13. The device of claim 12, wherein the one or more electronic processing elements configured to determine the position of the input mechanism in proximity to the touch-sensitive display device include an electronic processing element configured to determine the position of the input mechanism in proximity to the touch-sensitive display device as a consequence of having detected a relative change in the electrical potential difference between the at least one electrode and the common electrode during operation of the device.
14. The device of claim 3, wherein the one or more electronic processing elements configured to determine the position of the input mechanism in proximity to the touch-sensitive display device include an electronic processing element configured to:
detect changes in capacitive coupling associated with at least one of the electrodes; and
determine the position of the input mechanism in proximity to the touch-sensitive display device as a consequence of having detected a change in at least one capacitive coupling associated with at least one of the electrodes.
15. The device of claim 3, wherein the one or more electronic processing elements configured to determine the position of the input mechanism in proximity to the touch-sensitive display device include an electronic processing element configured to:
detect relative changes in amounts of ambient light incident on one or more of the light detecting elements based on output received from one or more light detecting elements; and
determine the position of the input mechanism in proximity to the touch-sensitive display device as a consequence of having detected a relative change in an amount of ambient light incident on one or more of the light detecting elements.
16. The device of claim 15, wherein the one or more electronic processing elements configured to determine the position of the input mechanism in proximity to the touch-sensitive display device include an electronic processing element configured to:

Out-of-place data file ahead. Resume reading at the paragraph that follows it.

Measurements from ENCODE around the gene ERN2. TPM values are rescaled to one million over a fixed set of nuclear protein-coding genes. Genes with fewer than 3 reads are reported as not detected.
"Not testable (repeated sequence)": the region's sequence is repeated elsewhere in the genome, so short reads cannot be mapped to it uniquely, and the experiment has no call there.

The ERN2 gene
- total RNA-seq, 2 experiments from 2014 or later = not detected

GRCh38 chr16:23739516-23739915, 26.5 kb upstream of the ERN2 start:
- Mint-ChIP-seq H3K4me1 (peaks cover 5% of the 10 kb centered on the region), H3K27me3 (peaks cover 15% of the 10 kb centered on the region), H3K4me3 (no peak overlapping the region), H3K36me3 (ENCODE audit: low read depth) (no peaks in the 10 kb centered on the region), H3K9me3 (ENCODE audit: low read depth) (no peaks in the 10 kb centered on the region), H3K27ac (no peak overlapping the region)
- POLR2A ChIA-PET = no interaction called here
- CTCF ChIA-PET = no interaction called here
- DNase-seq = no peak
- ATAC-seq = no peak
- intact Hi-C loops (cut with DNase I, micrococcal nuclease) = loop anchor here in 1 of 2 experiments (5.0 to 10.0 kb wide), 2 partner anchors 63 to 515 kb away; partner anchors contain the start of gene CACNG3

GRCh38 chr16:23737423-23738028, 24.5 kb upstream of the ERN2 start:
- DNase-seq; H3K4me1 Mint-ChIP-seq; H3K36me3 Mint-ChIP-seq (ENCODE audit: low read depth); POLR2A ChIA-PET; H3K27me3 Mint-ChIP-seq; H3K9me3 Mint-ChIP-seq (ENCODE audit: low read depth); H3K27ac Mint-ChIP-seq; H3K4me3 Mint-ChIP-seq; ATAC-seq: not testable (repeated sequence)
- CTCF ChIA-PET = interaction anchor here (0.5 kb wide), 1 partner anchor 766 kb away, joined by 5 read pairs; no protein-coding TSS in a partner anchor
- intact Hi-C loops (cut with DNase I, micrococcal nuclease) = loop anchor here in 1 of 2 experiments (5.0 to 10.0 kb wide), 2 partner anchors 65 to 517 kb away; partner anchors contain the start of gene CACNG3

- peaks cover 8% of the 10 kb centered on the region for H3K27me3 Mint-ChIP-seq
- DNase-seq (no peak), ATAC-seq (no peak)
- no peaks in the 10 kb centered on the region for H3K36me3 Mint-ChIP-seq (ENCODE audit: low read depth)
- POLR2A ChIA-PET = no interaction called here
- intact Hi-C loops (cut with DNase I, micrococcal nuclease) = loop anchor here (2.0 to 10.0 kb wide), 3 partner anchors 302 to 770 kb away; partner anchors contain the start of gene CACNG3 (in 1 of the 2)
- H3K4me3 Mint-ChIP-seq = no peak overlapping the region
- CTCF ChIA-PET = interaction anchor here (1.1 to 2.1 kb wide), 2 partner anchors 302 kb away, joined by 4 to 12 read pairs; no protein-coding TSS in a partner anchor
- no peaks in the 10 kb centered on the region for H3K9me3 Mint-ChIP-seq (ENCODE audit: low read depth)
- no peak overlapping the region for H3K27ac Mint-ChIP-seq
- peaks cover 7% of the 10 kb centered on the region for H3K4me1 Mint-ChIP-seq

detect relative changes in amounts of ambient light incident on particular light detecting elements based on output received from the particular light detecting elements; and
determine a shape of a surface of the input mechanism in proximity to the touch-sensitive display device based on the particular light detecting elements for which relative changes in amounts of incident ambient light were detected.
17. The device of claim 3, wherein the one or more electronic processing elements configured to determine the position of the input mechanism in proximity to the touch-sensitive display device include an electronic processing element configured to:
detect changes in at least one electric field associated with at least one of the electrodes; and
determine the position of the input mechanism in proximity to the touch-sensitive display device as a consequence of having detected a relative change in at least one electric field associated with at least one of the electrodes.
18. The device of claim 17, wherein:
the light emitting layer is segmented into a plurality of pixels, each pixel including at least one light emitting element;
the electronic processing element configured to determine the position of the input mechanism in proximity to the touch-sensitive display device is further configured to identify one or more pixels of the light emitting layer that are overlaid by the input mechanism based on
the detected relative change in at least one electric field associated with at least one electrode; and
the one or more processing elements are further configured to control the driving circuitry to cause at least some of the light emitting elements corresponding to the one or more pixels of the light emitting layer determined to be overlaid by the input mechanism to emit increased amounts of light.